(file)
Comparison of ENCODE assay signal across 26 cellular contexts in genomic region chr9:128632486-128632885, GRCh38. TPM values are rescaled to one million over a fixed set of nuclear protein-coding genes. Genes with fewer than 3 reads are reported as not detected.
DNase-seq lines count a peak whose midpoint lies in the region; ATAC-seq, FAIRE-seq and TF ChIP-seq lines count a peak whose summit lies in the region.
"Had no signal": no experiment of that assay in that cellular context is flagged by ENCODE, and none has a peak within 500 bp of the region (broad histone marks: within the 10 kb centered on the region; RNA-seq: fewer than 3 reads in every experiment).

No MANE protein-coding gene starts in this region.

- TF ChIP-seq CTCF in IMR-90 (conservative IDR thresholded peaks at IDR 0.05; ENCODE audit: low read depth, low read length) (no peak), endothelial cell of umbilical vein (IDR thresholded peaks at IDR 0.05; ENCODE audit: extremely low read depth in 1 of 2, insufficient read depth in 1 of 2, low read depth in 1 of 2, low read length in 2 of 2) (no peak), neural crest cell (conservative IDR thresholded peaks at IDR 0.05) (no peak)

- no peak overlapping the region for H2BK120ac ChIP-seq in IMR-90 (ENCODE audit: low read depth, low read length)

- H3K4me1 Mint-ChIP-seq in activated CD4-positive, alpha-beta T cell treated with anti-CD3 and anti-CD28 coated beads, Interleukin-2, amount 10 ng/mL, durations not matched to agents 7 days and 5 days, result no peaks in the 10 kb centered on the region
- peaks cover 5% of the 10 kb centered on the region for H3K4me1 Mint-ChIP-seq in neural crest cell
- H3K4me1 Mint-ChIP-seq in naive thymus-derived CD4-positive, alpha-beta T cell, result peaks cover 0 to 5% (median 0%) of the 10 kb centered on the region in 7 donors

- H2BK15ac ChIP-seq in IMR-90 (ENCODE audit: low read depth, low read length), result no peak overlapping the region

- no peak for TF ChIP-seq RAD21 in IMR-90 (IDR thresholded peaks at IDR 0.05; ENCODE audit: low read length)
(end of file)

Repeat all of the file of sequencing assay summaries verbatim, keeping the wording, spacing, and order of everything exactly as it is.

Comparison of ENCODE assay signal across 26 cellular contexts in genomic region chr9:128632486-128632885, GRCh38. TPM values are rescaled to one million over a fixed set of nuclear protein-coding genes. Genes with fewer than 3 reads are reported as not detected.
DNase-seq lines count a peak whose midpoint lies in the region; ATAC-seq, FAIRE-seq and TF ChIP-seq lines count a peak whose summit lies in the region.
"Had no signal": no experiment of that assay in that cellular context is flagged by ENCODE, and none has a peak within 500 bp of the region (broad histone marks: within the 10 kb centered on the region; RNA-seq: fewer than 3 reads in every experiment).

No MANE protein-coding gene starts in this region.

- TF ChIP-seq CTCF in IMR-90 (conservative IDR thresholded peaks at IDR 0.05; ENCODE audit: low read depth, low read length) (no peak), endothelial cell of umbilical vein (IDR thresholded peaks at IDR 0.05; ENCODE audit: extremely low read depth in 1 of 2, insufficient read depth in 1 of 2, low read depth in 1 of 2, low read length in 2 of 2) (no peak), neural crest cell (conservative IDR thresholded peaks at IDR 0.05) (no peak)

- no peak overlapping the region for H2BK120ac ChIP-seq in IMR-90 (ENCODE audit: low read depth, low read length)

- H3K4me1 Mint-ChIP-seq in activated CD4-positive, alpha-beta T cell treated with anti-CD3 and anti-CD28 coated beads, Interleukin-2, amount 10 ng/mL, durations not matched to agents 7 days and 5 days, result no peaks in the 10 kb centered on the region
- peaks cover 5% of the 10 kb centered on the region for H3K4me1 Mint-ChIP-seq in neural crest cell
- H3K4me1 Mint-ChIP-seq in naive thymus-derived CD4-positive, alpha-beta T cell, result peaks cover 0 to 5% (median 0%) of the 10 kb centered on the region in 7 donors

- H2BK15ac ChIP-seq in IMR-90 (ENCODE audit: low read depth, low read length), result no peak overlapping the region

- no peak for TF ChIP-seq RAD21 in IMR-90 (IDR thresholded peaks at IDR 0.05; ENCODE audit: low read length)